- Regulators must seek jail time to deter future criminal activity, especially after such egregious fraud as misquoting the reference lending rate for $800 Trillion of contracts
Through its London office, JPMorgan-Chase (JPMC) hedged its overall position and did so with a big enough splash (the Whale) to call attention to itself. It lost big and is still losing, but that fact is irrelevant. The only significant question is whether this kind of activity was prohibited by the Volcker rule. No, says the Comptroller of the Currency (OCC), one of the five federal regulators for the Volcker Rule. Taking the OCC at its word, there is no story.
Alternatively, there is a story, which is that JPMC did violate the Volcker rule, perhaps not the law’s letter but certainly its intent. That presumably is the position of the FDIC, which insures deposits at JPMC, and the Fed, which gives JPMC access to its discount window.
If they are correct and the OCC is mistaken, then the Volcker rule comes into question. It is unlikely to be junked, so it will have to be tightened sufficiently so that the next time JPMC does something like this, the OCC will think there is a story.
That august group called Occupy the SEC (OSEC) aims to work by consensus. On the topic of JP Morgan’s loss, however, it is more like the Supreme Court: producing a majority opinion as well as one or more dissents along the way. The majority opinion is that the Volcker rule has to be tightened. The dissenting opinion, at least the one represented by the author of this comment, is that Congress would do better to junk the Volcker rule, start from scratch, and reenact the walls-of-separation familiar to us all from Glass-Steagall. That minority view will be argued here.
Start with Glass-Steagall itself. Its hallmark was its separation-of-powers doctrine, which in its case took the form of a separation of commercial banking from investment activities. Imagine a commercial bank named Chase located on Main Street and an investment bank named JPM (without the C) located on Wall Street. Chase makes business loans, JPM makes investments. JPM authorizes its London Whale to bet big, whether as hedging or not doesn’t matter. What matters is that the Whale is incurring risks in the names of investors who know what they’re doing and give their consent.
Now what happens if it all goes South, as we like to say, and the investors lose $2 billion, maybe more, because of an investment strategy that was “flawed, complex, poorly executed, poorly vetted and poorly executed,” to use the words of Jamie Dimon at the recent Tampa shareholders‘ meeting. What do investors do with an agent who says, “I can’t justify what happened” and that “unfortunately these wounds were self-inflicted.”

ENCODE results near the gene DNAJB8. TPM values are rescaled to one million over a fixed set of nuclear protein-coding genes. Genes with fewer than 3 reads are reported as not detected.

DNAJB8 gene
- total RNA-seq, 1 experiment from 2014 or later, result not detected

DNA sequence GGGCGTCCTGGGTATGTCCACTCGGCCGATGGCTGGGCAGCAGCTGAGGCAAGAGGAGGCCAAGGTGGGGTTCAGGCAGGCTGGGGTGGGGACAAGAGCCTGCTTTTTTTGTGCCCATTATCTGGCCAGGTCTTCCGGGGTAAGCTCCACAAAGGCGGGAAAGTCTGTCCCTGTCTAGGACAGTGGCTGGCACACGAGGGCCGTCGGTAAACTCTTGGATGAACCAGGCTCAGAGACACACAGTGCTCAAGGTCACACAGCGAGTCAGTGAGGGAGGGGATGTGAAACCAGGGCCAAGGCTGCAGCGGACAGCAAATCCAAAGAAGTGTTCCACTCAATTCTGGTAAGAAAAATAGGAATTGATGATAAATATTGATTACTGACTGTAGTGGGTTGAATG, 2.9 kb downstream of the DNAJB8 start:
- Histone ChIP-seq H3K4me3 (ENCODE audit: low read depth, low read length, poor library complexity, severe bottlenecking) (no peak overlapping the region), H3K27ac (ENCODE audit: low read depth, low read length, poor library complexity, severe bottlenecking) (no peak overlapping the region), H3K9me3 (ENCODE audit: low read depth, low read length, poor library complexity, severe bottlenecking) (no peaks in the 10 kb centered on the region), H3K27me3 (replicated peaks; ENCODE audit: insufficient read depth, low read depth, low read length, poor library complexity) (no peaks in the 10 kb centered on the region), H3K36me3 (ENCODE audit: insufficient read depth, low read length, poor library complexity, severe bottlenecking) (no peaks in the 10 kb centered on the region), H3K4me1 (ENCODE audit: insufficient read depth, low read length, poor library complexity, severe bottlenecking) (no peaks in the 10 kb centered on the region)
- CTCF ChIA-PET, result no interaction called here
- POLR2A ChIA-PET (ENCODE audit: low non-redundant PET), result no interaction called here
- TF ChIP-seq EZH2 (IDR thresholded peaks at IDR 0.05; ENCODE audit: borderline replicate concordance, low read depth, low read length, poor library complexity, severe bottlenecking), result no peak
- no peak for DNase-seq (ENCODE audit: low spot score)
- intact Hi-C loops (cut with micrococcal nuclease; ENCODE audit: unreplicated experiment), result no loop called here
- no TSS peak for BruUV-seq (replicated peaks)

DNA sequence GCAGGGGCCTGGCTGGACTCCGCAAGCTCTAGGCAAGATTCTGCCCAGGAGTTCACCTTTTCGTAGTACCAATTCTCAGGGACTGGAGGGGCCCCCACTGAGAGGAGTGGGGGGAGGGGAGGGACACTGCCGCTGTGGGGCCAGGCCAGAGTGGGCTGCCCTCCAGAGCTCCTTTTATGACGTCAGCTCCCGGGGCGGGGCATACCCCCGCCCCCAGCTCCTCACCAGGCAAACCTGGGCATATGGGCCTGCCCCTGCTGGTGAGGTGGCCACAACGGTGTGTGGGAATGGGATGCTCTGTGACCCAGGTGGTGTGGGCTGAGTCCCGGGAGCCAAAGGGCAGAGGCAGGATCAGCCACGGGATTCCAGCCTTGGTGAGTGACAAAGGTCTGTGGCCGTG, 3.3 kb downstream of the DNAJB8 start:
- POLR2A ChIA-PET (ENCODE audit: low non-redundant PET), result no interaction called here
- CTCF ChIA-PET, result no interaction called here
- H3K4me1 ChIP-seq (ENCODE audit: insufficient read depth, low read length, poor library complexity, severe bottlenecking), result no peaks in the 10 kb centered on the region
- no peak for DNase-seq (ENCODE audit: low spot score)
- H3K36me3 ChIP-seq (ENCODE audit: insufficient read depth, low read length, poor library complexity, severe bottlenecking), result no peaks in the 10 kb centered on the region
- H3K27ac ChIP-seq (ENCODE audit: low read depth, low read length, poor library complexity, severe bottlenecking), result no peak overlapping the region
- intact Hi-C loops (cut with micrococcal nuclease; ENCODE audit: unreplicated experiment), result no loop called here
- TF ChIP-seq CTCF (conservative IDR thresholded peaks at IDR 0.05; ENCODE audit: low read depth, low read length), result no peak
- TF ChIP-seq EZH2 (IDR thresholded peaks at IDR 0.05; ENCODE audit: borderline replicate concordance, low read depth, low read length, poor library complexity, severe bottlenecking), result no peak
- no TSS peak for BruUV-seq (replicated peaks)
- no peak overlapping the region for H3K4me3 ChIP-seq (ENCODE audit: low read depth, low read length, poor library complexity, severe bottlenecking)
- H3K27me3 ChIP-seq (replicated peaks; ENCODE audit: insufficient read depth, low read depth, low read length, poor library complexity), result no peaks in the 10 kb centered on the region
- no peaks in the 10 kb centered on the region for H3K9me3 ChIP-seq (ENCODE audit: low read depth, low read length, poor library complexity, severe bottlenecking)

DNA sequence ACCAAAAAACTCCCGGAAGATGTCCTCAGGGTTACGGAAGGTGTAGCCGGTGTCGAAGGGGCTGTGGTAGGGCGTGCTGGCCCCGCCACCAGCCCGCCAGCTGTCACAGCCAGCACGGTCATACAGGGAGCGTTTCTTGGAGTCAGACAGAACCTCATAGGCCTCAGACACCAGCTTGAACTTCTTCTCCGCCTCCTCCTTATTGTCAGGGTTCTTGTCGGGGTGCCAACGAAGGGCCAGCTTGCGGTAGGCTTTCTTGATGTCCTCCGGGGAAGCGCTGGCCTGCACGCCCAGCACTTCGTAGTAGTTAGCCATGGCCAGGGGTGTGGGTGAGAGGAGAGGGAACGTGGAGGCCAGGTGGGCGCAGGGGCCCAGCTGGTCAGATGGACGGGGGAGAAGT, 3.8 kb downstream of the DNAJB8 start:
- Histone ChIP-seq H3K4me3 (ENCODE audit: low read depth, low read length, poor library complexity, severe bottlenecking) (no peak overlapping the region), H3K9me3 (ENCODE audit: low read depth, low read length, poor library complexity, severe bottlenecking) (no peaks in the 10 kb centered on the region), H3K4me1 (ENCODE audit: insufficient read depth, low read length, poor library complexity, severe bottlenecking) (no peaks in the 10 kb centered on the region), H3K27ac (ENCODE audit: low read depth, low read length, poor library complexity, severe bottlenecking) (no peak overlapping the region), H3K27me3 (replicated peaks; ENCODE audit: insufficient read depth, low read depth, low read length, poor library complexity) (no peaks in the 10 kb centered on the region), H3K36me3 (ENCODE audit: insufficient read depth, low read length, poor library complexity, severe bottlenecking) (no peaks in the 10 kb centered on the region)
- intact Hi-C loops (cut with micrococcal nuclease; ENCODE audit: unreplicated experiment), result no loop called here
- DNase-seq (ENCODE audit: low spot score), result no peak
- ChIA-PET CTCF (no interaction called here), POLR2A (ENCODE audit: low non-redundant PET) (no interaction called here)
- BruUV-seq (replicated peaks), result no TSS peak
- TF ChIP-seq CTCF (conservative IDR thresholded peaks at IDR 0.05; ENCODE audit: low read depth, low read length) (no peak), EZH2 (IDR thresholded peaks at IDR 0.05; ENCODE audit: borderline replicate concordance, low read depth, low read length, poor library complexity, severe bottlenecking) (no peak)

The answer seems obvious enough: you do what the district attorney would do with a suspect who confesses. You bring Dimon before a court, present the confession as evidence, get the man convicted and then enjoy the spectacle of his execution as the next best thing to getting your money back.
But the shareholders did nothing of the sort. They instead confirmed Dimon as CEO and chairman of the board, affirmed his salary at millions of dollars, and gave him a few verbal slaps-on-the-wrist. The courageous Dimon made Ina Drew the fall-guy, but no one doubts that her severance package will be in the millions. That Dimon lives to try it all again under a tightened Volcker rule should be sufficiently damning to condemn the rule itself.
So the trouble is with a rule the OCC thinks allowed Jamie Dimon to do what he did. The trouble is also with a tightened version of that rule, for by the time the regulators get to writing it, Dimon will have gotten beyond his mea culpas and be supporting the new rule while lobbying for exceptions to it.
So what we need is a new two-part rule that allows Dimon to remain in place either at the head of an investment bank called JPMorgan or at the head of a commercial bank called Chase. If he stays on Wall Street, then the investors will flee or they’ll throw him to the lions if be bets their money and loses it. Or, under the aegis of a restored Glass-Steagall, Dimon opts to move over to Main Street and goes into the respectable business of dishing out commercial loans, in which case he most likely does not get in trouble.
A resurrection of Glass-Steagall would also allow sinners like Jamie Dimon to become honest people. If Dimon bet big and lost, he would be able to say, “I bet the house (or houses, in his case) and lost. It was my money, I knew what I was doing, and I have no regrets.” Or the last sentence would read: “the money belonged to investors, I didn’t know what I was doing, and I have a lot of regrets because they just sacked me.” Either way, we could all respect Jamie Dimon. Right now, under the aegis of the Volcker rule, deep in the realm of legislated hypocrisy, the poor man is forced to lie every time he opens his mouth.